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Vocational Education

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CALIFORNIA | LOCAL
February 18, 1996
Re: "Tracking by Interests Could Be Right Answer for Some Students" (Feb 11). Adrienne Mack: You're 12 years too late in responding to tracking and industrial arts/vocational education in LAUSD. I taught printing for 14 years. I entered the teaching profession with a love of the trade and a desire to teach it. As years went by, the school site administrator used the shop programs as a dumping ground for the school's difficult children: the emotionally disturbed, educationally handicapped, those beginning English as a second language, the hard of hearing and the blind.
ARTICLES BY DATE
OPINION
December 3, 2013 | By Tamar Jacoby
Instead of going through Congress and making the initiative bipartisan, President Obama acted alone in mid-November, promising $100 million in grants to specialized high schools - such as New York City's Pathways in Technology Early College High School - that prepare students for technical careers. The president's on the right track, but why make it partisan? Schools like P-TECH are an idea whose time has come - one that can be adopted by both parties and by business as well as government.
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CALIFORNIA | LOCAL
December 28, 1993 | MAIA DAVIS
Ventura County parents, students and teachers will have the chance at a public hearing next month to voice their opinions about what type of vocational education courses should be offered at high schools, adult education schools and community colleges. The state Department of Education is holding a series of public meetings around the state on how to spend $114.2 million in vocational education funds.
CALIFORNIA | LOCAL
April 17, 2013 | By Carla Rivera
A group of adult education students held a rally Wednesday to demand greater funding for adult education programs. About 30 members of the group United Adult Students gathered at the Evans Community Adult School in downtown Los Angeles to gather signatures for petitions that will be presented to lawmakers in Sacramento on Thursday. With about 10,000 signatures already in hand, they are calling on Gov. Jerry Brown to dedicate greater funding to adult education and to keep programs located in local K-12 school districts.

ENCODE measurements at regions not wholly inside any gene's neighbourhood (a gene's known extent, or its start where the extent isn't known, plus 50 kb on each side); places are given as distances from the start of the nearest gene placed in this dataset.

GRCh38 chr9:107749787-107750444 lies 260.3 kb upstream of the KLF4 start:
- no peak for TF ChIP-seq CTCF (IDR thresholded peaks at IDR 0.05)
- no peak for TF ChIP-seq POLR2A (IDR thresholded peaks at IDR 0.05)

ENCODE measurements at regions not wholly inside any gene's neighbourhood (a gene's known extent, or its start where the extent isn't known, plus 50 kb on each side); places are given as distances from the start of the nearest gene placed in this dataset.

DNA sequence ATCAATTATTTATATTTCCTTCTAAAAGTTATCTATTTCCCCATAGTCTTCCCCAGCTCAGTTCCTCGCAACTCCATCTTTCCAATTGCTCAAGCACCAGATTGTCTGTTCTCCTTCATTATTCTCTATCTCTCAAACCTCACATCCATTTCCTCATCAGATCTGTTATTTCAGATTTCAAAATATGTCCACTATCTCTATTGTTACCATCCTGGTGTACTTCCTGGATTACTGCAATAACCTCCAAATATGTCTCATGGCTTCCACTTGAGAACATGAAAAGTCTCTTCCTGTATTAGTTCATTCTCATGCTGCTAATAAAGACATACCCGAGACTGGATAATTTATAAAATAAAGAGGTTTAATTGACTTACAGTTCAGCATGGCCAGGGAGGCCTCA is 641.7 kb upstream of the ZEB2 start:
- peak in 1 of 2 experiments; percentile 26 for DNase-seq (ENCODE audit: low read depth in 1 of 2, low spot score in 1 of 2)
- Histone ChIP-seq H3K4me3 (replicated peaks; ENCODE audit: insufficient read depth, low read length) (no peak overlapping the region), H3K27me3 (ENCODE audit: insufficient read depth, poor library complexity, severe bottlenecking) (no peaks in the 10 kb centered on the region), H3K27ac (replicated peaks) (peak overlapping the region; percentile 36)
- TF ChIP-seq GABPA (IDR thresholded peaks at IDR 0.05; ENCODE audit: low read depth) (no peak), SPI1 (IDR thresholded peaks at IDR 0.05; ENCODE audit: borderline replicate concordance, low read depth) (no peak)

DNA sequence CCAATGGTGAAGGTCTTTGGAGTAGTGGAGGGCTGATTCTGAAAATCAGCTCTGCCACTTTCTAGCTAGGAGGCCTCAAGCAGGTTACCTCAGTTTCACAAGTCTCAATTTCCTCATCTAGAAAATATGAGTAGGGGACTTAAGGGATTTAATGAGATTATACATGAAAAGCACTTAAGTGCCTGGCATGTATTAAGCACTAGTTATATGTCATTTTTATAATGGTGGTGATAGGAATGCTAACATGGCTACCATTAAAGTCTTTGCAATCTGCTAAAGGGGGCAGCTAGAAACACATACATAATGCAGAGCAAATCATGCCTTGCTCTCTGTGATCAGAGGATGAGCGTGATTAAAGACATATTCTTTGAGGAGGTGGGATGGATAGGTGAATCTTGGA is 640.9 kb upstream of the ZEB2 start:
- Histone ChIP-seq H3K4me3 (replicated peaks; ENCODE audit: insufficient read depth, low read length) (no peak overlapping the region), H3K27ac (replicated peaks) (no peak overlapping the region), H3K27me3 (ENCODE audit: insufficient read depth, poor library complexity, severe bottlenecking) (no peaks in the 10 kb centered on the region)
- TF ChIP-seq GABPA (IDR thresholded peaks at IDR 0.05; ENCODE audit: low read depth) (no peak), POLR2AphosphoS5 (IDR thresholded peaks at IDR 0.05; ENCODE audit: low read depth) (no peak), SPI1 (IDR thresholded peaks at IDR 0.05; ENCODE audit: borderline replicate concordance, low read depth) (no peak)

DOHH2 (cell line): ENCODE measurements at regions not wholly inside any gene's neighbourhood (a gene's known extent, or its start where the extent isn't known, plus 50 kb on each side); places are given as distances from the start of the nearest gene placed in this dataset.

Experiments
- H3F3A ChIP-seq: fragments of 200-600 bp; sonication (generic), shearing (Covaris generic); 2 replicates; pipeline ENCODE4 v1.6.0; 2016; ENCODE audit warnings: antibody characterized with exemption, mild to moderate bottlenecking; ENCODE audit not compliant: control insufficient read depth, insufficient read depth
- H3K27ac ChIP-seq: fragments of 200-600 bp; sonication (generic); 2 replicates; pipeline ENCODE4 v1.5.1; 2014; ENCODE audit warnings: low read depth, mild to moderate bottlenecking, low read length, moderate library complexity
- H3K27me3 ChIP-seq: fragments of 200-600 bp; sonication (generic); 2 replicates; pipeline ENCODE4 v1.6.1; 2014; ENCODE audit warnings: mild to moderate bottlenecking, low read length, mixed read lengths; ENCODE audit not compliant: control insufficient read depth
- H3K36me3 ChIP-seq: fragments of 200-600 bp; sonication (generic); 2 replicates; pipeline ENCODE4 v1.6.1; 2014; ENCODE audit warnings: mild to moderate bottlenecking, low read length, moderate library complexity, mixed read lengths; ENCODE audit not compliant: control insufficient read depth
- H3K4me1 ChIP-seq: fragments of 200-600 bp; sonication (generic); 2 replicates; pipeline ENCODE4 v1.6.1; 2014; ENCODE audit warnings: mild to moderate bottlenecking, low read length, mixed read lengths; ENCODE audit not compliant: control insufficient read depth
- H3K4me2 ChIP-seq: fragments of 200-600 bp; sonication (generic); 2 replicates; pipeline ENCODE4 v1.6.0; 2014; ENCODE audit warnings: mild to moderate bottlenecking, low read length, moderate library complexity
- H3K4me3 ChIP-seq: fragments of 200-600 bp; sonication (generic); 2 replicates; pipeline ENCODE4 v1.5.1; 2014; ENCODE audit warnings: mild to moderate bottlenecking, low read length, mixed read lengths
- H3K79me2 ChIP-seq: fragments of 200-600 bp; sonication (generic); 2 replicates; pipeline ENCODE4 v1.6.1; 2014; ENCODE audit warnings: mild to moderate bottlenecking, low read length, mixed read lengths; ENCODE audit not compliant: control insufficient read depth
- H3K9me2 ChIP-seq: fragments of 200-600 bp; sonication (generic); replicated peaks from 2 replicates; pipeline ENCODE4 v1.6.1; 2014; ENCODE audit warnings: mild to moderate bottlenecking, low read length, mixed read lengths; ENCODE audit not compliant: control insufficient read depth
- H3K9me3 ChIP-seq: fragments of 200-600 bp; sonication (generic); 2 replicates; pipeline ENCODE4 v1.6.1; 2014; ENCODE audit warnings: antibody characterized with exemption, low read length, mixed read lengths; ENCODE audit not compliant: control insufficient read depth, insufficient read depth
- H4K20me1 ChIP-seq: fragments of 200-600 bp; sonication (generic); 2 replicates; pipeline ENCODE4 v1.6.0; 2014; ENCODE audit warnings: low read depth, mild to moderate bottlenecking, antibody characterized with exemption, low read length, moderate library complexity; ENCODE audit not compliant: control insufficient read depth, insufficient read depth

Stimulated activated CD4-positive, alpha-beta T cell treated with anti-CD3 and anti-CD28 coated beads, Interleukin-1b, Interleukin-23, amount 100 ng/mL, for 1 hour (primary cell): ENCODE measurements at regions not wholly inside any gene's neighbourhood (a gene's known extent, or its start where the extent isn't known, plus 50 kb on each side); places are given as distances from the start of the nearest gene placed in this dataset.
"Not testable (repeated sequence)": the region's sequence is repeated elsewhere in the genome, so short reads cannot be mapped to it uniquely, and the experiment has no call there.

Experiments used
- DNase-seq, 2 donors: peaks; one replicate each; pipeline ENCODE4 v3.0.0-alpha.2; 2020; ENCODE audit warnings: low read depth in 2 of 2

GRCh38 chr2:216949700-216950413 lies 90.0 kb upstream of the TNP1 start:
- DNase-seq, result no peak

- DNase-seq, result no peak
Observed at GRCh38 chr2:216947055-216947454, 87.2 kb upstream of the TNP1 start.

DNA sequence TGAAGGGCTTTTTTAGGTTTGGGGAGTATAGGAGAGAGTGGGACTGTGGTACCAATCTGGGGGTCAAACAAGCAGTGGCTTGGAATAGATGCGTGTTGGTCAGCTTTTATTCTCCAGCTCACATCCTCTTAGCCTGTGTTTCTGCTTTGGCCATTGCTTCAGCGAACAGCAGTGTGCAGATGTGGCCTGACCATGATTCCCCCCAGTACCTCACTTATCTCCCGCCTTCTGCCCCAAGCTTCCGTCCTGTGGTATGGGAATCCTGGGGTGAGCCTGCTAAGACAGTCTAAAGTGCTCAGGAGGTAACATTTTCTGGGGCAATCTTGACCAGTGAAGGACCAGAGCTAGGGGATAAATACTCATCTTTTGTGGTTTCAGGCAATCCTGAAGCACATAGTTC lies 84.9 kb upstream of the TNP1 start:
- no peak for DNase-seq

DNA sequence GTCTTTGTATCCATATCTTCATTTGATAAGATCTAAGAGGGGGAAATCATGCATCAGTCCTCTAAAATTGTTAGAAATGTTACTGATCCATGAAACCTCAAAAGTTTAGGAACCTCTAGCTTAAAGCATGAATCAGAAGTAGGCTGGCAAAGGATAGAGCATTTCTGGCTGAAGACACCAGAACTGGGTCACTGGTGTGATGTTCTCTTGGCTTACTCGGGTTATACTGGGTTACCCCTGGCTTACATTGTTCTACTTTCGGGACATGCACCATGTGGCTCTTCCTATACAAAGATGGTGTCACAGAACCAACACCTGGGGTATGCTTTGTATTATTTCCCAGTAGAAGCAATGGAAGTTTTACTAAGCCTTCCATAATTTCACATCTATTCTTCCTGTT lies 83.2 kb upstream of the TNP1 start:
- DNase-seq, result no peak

CALIFORNIA | LOCAL
April 6, 2006 | Mitchell Landsberg, Times Staff Writer
Most American high schools phased out vocational education years ago, motivated by complaints that it was used as a tool to "track" African American and Latino students into low-paying careers. But the idea of combining traditional academics with career training is making a comeback, and a poll released Wednesday suggests that it is popular among one particularly important group: struggling high school students.
CALIFORNIA | LOCAL
November 13, 1988 | BOB WILLIAMS, Times Staff Writer
Community colleges face a brighter future as a result of recent legislation that more clearly defines the mission of the state's 106 2-year institutions--particularly in vocational education, officials say. And for the three community colleges in the South Bay, a stronger emphasis on vocational education is likely to mean a larger emphasis on high-technology training to serve the area's thousands of aerospace workers.
NEWS
March 16, 1989 | CATHERINE FOSTER, The Christian Science Monitor
Things are fine now for David Healy. He recently went free-lance after having worked as a mechanical artist in a prestigious Boston advertising agency. But high school was rough. He and academics didn't mix. "I thought regular schools were set up for other people, and not me. I didn't think I was stupid. I knew what they thought and didn't care," he said. His situation turned around when he went to Minuteman Tech. David and students like him have been called "the neglected majority."
CALIFORNIA | LOCAL
May 12, 1996
The California Department of Education has some troubling news for the San Fernando Valley and the Los Angeles Unified School District as a whole. The problem, however, is that we really don't know how troubling it is. As a story by Times staff writer Lucille Renwick points out, Valley high school students are spending less and less time in vocational education courses, even as fewer Valley high school graduates are going on to state colleges.
CALIFORNIA | LOCAL
April 7, 2003 | Claire Luna, Times Staff Writer
In John Puckett's wood shop class, the more important half of the building is the part where there are no machines, no projects and no wood. His students at Katella High in Anaheim depend for their future employment on the reading, math, history and science lessons he integrates into PowerPoint presentations on framing and flooring.
BUSINESS
February 9, 1994 | SUSAN CHRISTIAN, TIMES STAFF WRITER